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Indexed/Abstracted in: BIOSIS Previews, Current Contents/Clinical Medicine, EMBASE, PubMed/MEDLINE, Science Citation Index Expanded (SciSearch), Scopus
Impact Factor 1,632
Online ISSN 1827-191X
Ghilardi G. 1, Rubino F. M. 1, Pitton M. 2, Massetto N. 3, Bissi M. 3, Bianciardi P. 1, Samaja M. 1, Carelli S. 1
1 Department of Medicine Surgery and Dentistry, University of Milan, Milan, Italy;
2 Department of Occupational Medicine, University of Milan, Milan, Italy;
3 Ospedale San Paolo Polo Universitario, Milan, Italy
Aim: Carotid endarterectomy is a widely accepted procedure for stroke prevention, and carotid clamping is a necessary surgical step. Glutathionylated haemoglobin (HbSSG) has been recently employed as a biomarker of oxidative stress, its level being increased under several conditions, including hypoxia. This study aims to evaluating whether HbSSG level in peripheral and/or jugular blood is affected during carotid surgery under normal routine operative conditions.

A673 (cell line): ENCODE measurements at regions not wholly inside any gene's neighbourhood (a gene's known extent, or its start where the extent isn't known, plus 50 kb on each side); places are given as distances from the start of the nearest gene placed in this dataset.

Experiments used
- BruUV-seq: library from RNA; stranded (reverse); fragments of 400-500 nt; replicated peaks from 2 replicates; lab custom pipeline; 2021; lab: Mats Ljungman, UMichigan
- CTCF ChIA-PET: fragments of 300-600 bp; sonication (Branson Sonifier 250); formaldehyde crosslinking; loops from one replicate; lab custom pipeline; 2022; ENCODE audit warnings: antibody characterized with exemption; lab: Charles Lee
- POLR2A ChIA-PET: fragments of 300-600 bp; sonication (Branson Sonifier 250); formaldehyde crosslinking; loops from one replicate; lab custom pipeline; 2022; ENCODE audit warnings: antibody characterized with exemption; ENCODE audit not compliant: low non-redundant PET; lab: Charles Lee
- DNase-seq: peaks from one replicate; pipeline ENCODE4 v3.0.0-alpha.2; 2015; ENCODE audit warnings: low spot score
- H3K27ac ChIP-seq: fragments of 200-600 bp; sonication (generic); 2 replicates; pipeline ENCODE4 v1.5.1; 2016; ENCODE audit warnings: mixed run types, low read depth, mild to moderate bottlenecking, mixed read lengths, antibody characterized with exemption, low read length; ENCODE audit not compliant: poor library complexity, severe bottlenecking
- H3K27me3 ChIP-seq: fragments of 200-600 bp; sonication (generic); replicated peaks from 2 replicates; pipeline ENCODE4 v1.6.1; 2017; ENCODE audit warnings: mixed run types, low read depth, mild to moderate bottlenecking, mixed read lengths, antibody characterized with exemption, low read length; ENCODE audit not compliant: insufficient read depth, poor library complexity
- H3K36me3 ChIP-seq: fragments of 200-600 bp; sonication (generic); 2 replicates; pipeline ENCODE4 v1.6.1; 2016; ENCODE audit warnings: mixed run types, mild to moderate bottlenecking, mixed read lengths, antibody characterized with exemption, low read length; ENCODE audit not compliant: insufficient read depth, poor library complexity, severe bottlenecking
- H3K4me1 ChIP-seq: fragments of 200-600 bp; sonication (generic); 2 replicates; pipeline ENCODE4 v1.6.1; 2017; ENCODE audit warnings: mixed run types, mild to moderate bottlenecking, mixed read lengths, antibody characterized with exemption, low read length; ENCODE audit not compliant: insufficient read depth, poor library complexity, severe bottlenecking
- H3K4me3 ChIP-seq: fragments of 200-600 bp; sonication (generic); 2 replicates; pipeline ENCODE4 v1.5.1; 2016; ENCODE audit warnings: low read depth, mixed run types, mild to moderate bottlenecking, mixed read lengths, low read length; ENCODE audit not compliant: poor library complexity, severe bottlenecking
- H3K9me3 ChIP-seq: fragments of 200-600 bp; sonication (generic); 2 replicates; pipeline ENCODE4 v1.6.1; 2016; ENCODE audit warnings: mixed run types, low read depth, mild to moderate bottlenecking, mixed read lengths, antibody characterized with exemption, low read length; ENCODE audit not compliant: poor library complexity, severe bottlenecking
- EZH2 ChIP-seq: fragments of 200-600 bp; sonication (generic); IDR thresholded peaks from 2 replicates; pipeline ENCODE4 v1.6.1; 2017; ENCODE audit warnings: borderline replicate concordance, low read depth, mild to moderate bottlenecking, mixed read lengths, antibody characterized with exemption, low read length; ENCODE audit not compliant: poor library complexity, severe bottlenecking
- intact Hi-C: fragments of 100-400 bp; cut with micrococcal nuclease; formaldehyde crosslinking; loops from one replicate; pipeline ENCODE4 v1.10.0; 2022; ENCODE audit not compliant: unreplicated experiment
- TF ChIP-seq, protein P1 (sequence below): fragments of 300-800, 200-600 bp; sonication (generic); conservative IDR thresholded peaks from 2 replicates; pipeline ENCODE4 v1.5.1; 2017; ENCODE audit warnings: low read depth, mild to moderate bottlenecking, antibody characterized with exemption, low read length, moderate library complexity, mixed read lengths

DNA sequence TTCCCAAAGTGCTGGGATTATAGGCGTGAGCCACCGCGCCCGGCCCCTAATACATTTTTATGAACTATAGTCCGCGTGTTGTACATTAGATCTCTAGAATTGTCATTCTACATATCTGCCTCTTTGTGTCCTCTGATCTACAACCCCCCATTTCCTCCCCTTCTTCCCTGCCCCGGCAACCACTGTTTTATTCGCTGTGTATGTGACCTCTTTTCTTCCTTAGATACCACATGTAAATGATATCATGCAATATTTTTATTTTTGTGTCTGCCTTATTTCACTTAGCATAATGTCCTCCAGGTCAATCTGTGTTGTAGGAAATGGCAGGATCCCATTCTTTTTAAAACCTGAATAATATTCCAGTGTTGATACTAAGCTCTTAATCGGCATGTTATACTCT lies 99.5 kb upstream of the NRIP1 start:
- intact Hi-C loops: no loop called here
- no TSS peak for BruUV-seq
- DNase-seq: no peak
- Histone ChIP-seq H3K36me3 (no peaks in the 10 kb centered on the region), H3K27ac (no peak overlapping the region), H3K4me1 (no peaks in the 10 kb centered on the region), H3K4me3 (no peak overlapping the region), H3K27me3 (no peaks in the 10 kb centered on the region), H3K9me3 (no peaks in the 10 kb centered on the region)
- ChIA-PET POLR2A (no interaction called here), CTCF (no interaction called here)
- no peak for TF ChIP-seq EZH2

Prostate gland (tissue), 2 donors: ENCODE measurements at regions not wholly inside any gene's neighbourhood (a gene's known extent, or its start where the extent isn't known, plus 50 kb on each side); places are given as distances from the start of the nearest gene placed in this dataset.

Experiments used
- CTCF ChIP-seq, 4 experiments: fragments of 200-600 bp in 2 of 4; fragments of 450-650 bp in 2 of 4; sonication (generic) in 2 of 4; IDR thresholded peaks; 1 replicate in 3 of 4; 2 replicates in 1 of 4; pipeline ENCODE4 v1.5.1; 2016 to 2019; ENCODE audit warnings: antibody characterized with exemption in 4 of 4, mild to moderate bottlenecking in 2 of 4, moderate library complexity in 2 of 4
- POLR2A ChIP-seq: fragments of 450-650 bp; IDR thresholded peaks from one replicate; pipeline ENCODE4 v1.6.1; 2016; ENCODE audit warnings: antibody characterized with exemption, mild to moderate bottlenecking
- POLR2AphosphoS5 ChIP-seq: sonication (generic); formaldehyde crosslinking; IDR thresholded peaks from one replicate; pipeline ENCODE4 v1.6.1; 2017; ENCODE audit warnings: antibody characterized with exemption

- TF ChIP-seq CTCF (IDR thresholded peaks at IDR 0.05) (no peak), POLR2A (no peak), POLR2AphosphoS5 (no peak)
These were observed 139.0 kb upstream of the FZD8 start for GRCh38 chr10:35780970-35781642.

Methods: This study enrolled 13 consecutive patients undergoing elective carotid endarterectomy under general anesthesia. At different times during surgery, blood was taken simultaneously from both a peripheral vein and the jugular vein ipsilateral to the clamped carotid. HbSSG was measured in RBC hemolysates by MALDI-ToF mass spectrometry in each sample.
Results: Three patients showed a complex pattern of rise and fall of HbSSG levels in different time periods before, during and after surgery. They also showed statistically significant differences between peripheral and jugular blood, with mean HbSSG levels in jugular blood higher by approx. 30% than those of peripheral blood at the end of the period of carotid clamping. In all three patients HbSSG levels fell to pre-clamping values within 2 min from removal of carotid artery clamp.
Conclusion: Although effective routine drug management allowed brain safety during carotid clamping time, a number of patients showed a fast modification over time of the HbSSG levels in jugular blood, suggesting that “resident” cerebral biochemical protection mechanisms could play some role to compensate clinically silent brain oxidative stress.